In the popular 1992 film A League of Their Own, Tom Hanks's character angrily declares, "There's no crying in baseball!" Maybe not in baseball, but without question, within the rigorous context of our intimate relationships, where the opposite frequently occurs, as upsets, including tears, are a part of the emotional terrain, and for very understandable reasons.
Our most intimate partnerships are complex and difficult, and so, not surprisingly, many fail. Intimacy poses greater challenges than perhaps any other relationship, and for many of us, it is the greatest of life's challenges. The most compelling evidence of intimacy's rigor is the in-your-face, soaring divorce rate—roughly 50 percent. Ironically, even marriage counselors divorce at the same rate! And, to add irony atop irony, according to the research findings of McCoy and Aamodt, many of them do not seek treatment.
Us victims and our beleaguered colleagues
In defense of our beleaguered colleagues and those of us who've suffered separation and divorce, this staggering statistic bears powerful witness to the inherent difficulties of the intimate relationship. It also points strongly to the need for more effective treatment strategies to help distressed couples and the related need to dismantle any remaining stigma associated with the use of couple's therapy and to encourage it instead.
Further evidence of intimacy's intimidations
Increasing numbers of young people are choosing to postpone their commitment to marriage and child-rearing into their late 20s and early 30s, and some are retreating from any form of commitment altogether. These trends have birthed new explanations of the complications which slow the decision to commit and even put commitment itself in question. For example, it takes longer to prepare oneself to successfully enter the increasingly technical or specialized world of work. Equally complicating are the welcomed advances in women's rights that have given women greater economic and political opportunities, including increased sexual freedom. And finally, many are deterred from commitment because of their first-hand experiences with their own parent's struggles and relationship failures.
Think of it: The most complicated, difficult, and challenging relationship is the intimate one, and yet there are no formal institutions to help us prepare for it. Partners are left with whatever role-modeling their parents provided and/or a learn-as-you-go, trial-and-error approach. Statistically, neither of these is a fail-safe, and both are bereft of, or, at best, questionable preparation, especially considering the very plausible premise that the intimate relationship is unsurpassed in its inherent challenges.
Moreover, what exactly would prepare us for the rigorous, craggy landscape of the intimate relationship? And importantly, would we expect the priceless fulfillments that intimacy promises us to come without considerable difficulty?
The usual reasons for commitment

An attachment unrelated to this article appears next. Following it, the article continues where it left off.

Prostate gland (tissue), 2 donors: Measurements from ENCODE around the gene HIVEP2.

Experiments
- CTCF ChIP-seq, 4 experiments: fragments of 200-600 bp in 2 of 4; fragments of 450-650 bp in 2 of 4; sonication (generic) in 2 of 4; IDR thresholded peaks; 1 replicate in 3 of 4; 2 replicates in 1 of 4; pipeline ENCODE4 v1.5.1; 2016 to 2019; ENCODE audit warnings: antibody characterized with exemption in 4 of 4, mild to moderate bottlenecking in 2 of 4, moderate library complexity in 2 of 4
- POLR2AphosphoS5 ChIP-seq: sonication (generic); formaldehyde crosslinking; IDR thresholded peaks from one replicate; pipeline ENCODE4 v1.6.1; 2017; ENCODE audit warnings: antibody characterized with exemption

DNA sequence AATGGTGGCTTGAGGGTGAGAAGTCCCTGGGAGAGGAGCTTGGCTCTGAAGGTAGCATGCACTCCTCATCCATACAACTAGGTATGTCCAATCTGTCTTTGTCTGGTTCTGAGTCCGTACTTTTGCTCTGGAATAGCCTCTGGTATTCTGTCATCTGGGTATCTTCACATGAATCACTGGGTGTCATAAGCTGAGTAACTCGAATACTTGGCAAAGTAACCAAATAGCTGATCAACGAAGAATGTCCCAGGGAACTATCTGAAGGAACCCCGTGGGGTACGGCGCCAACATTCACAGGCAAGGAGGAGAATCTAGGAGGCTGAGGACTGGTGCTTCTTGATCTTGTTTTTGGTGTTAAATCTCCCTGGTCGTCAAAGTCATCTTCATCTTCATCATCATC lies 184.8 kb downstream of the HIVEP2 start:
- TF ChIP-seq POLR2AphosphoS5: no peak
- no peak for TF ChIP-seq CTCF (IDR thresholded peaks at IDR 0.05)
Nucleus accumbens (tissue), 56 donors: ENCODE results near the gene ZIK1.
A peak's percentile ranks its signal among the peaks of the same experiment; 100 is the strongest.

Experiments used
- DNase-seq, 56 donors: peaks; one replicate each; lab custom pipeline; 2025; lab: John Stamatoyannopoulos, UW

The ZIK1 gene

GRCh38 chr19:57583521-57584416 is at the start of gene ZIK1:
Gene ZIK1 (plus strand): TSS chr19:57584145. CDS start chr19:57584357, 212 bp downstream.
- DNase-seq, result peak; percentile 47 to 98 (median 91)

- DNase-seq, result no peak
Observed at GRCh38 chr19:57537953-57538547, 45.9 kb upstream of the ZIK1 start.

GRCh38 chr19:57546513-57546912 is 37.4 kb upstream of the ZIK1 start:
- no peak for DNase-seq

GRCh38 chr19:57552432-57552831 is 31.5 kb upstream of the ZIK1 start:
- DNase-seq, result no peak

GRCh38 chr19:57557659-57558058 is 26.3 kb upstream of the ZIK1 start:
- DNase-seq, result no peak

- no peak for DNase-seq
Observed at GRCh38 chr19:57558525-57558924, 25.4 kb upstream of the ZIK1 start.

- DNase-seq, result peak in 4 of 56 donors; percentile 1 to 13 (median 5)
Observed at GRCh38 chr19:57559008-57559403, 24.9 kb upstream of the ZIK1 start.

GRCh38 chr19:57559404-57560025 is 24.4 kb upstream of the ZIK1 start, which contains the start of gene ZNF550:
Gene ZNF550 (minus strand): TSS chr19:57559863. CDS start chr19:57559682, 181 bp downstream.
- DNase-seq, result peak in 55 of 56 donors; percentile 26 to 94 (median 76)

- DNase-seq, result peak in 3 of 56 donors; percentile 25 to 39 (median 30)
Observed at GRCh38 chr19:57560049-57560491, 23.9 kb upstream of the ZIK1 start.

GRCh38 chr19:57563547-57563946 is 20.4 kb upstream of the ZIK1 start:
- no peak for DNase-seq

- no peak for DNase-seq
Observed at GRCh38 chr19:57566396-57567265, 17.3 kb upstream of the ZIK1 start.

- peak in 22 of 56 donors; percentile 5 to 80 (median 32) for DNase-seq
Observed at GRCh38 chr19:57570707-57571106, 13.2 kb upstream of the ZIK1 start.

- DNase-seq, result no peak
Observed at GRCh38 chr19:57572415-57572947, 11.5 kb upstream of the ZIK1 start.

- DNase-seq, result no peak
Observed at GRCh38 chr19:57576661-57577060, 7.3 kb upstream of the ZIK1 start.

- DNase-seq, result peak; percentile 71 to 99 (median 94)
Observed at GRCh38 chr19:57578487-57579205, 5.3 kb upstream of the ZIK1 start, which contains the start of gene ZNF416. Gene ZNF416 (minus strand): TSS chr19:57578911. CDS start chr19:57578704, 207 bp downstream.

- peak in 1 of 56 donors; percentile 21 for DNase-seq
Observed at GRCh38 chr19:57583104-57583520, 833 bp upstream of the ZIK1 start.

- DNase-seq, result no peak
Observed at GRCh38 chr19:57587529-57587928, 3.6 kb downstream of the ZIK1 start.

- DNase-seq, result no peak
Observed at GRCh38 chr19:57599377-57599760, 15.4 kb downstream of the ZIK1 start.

So, what are the common or conventional reasons people have for committing to an intimate partnership? More crucially, how robust and resilient are these customary reasons—just how sustainable and efficacious are they? Can our usual reasons be counted upon to successfully navigate us through intimacy's hazards and clear a path to its rewards? What are your reasons for committing to intimacy?
In couple's therapy, it can be clinically useful to ask partners what their reasons are for committing to each other. Most often, their answer is the same, and it shouldn't surprise you: "Well, we love each other." Their answer is conveyed with an attitude of enough said: This is all that is necessary; falling in love alone is sufficient. But is it? And if it were, would they be sitting on the couch in my office?
Clearly, our usual and customary reasons for commitment are sorely inadequate. Again, the dramatic proof is the alarmingly high divorce rate with its accompanying emotional pain and suffering.
So, which reasons measure up to the difficult tasks of intimacy? Which are the most effective, resilient, and sustainable? Whichever they may be, they must surely demand enduring effort and energy. This point is captured in the common expression, "Relationships take a lot of work."
Lo que vale cuesta
That which is of value comes with a price tag—a cost commensurate to what's valued. In other words, the awesome benefits of intimacy are in direct proportion to its difficulties. For me, my relationship with my wife, my adult children, and my rapidly growing grandchildren are what I value most. They are my greatest responsibility but also confer my highest rewards. Again, these fulfillments don't always come easily; in fact, there are times when they've come at huge personal costs.
In his very readable compendium Love and Survival, author Dean Ornish celebrates the across-the-board benefits of a stable, satisfying intimate relationship. Its rewards extend from improved physical health and longevity to greater professional, occupational, and social success. Those of us fortunate couples in happy, long-term relationships actually pay higher taxes—because we earn larger salaries! More good news: Successful partners are more socially active, less isolated, and less likely to suffer addictive disorders. We are simply happier.
How about you? Do you find your intimate partnership complicated, challenging, fulfilling? If so, what seems to work for you—what are your specific "relationship tools?"
McCoy, S.P. & Aamodt. M.G. (2010). A Comparison of Law Enforcement Divorce Rates with those of other Occupations, Journal of Police and Criminal Psychology, 25, 1-16,
Ornish, D. (1998). Love and Survival: The Scientific basis for the healing power of intimacy. New York, NY. Harper Collins Publishers, Inc.